This person — let’s call him Jeff — works in a distribution environment meaning he doesn’t produce widgets for a living.
One of the lean concepts Jeff was struggling with was value stream mapping. In order to help him I asked a few questions and sensed he was getting stuck on how to deal with the yellow inventory icons drawn between process steps.
Stumped by Inventory Icons
You see, in Jeff’s case, he doesn’t really have WIP piling up between process steps like we might see in a manufacturing environment. Therefore, noting 112 pieces of inventory between steps 1 and 2 didn’t really make sense for him.
Once I understood this I asked if there was any “waiting” or “queuing” time in between process steps and Jeff quickly replied YES!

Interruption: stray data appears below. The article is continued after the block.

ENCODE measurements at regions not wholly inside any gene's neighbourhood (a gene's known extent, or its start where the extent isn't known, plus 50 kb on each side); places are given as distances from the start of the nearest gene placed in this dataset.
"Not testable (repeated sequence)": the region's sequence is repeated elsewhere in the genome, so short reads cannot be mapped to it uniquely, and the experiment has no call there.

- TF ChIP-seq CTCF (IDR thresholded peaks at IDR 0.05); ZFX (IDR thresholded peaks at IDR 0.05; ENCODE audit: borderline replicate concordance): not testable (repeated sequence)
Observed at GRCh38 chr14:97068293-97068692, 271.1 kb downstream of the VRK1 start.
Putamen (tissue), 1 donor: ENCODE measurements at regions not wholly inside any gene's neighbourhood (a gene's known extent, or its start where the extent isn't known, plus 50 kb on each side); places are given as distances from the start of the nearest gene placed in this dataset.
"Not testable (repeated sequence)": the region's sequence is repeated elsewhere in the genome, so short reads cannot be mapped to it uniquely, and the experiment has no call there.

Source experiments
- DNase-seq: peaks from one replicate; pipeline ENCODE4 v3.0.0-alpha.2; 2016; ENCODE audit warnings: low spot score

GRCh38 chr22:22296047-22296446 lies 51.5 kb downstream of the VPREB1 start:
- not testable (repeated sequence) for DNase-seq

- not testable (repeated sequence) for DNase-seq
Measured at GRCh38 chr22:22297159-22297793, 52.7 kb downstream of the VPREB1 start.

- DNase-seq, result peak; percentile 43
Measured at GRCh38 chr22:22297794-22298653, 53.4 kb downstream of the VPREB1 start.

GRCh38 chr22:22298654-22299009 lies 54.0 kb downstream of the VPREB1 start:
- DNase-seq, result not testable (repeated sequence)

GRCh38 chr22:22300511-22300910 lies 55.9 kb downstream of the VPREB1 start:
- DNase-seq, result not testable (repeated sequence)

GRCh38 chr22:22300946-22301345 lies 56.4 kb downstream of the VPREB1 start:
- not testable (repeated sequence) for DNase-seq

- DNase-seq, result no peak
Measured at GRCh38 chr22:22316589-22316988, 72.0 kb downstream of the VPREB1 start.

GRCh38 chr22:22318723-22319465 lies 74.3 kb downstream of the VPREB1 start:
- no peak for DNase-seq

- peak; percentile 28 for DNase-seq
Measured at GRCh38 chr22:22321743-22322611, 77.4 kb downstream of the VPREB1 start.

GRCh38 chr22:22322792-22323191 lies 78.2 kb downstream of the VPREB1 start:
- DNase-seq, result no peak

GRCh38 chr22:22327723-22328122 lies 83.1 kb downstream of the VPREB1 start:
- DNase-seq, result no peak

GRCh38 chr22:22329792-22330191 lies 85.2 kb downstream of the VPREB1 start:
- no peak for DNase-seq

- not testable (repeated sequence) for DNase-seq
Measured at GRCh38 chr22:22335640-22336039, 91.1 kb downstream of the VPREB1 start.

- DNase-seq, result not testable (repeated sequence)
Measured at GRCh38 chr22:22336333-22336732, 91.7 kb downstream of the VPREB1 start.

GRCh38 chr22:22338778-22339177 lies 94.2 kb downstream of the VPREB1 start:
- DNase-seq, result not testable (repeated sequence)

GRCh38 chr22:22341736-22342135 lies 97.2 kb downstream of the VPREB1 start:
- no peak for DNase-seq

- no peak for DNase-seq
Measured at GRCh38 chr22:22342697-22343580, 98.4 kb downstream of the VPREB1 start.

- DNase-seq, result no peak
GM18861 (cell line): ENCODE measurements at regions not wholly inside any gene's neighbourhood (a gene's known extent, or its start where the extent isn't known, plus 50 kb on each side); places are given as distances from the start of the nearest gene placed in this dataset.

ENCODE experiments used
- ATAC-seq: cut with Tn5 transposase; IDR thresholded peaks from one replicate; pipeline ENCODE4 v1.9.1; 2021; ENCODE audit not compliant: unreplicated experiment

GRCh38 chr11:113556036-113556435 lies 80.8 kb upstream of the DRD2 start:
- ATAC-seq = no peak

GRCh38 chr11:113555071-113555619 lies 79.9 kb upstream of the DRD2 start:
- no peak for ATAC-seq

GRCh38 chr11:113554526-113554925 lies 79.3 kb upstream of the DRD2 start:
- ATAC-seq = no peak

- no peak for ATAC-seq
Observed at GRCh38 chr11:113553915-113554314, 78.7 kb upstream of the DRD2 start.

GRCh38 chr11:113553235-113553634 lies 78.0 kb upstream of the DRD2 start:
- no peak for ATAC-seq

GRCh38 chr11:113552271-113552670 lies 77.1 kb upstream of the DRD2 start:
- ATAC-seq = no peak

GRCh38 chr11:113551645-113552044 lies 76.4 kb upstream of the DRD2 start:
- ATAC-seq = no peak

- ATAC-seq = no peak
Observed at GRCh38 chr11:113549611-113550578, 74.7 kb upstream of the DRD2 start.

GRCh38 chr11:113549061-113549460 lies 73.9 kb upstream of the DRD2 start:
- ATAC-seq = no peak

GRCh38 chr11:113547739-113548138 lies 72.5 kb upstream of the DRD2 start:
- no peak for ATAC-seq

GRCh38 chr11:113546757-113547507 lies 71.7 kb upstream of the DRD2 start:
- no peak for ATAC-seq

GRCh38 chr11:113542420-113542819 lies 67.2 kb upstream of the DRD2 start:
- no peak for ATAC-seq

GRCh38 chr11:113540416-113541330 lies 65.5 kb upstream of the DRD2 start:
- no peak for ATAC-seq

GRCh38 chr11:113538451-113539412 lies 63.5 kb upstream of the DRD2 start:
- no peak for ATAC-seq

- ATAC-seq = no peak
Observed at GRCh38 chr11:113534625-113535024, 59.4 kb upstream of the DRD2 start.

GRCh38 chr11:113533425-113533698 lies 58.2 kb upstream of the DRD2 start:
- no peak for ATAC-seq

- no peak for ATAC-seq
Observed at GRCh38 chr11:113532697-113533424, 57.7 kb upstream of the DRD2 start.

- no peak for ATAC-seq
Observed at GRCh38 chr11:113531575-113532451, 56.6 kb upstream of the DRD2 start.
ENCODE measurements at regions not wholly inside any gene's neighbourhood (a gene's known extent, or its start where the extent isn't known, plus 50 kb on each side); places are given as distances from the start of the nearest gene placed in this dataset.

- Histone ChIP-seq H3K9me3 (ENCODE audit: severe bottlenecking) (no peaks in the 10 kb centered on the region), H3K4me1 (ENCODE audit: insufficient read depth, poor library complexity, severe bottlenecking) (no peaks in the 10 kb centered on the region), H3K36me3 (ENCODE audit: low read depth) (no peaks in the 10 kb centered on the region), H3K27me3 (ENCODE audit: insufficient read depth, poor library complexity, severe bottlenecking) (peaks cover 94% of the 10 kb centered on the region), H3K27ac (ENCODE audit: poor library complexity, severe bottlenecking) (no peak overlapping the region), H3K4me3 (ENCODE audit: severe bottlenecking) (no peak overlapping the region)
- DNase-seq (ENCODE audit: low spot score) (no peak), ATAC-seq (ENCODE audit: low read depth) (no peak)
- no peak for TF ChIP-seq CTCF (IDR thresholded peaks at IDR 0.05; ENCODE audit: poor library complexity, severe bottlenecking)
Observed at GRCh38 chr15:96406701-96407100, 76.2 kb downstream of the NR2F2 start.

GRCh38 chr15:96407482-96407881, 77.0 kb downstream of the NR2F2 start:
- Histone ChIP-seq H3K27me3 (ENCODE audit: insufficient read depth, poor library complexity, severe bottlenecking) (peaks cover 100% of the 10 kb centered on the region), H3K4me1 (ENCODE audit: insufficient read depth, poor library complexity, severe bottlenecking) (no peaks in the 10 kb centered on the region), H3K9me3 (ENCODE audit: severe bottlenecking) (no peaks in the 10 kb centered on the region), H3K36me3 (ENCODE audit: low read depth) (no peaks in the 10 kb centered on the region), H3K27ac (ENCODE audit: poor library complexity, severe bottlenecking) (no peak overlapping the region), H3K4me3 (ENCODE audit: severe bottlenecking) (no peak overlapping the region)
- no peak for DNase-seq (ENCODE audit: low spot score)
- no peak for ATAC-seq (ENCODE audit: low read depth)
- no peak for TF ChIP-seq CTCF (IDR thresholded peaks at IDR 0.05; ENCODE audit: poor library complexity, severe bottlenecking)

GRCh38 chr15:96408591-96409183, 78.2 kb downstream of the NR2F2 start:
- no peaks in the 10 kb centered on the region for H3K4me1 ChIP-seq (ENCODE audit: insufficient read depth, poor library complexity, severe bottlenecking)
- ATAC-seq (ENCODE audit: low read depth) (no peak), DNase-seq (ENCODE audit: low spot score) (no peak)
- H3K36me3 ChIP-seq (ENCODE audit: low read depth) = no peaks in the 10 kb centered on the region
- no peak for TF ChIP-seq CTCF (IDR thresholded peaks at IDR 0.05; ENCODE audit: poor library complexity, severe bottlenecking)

I then explained that an easy way to adjust your value stream maps for this type of situation is to replace the “I” inside the triangular icon with a “Q” which represents the time spent waiting in between processes.
The Light Goes On!
With this simple piece of advice I sensed a new found hope in Jeff’s voice.
It’s as if he finally realized that lean thinking is not an exact science and that it’s OK to bend the so-called rules and guidelines taught in workbooks and even lean training videos narrated by extremely handsome instuctors.
What do you think?
Do you agree that it’s OK, and even preferred, to bend the rules in order to make lean concepts apply to your work? Or do you feel like it’s important to apply tools in the most traditional manner?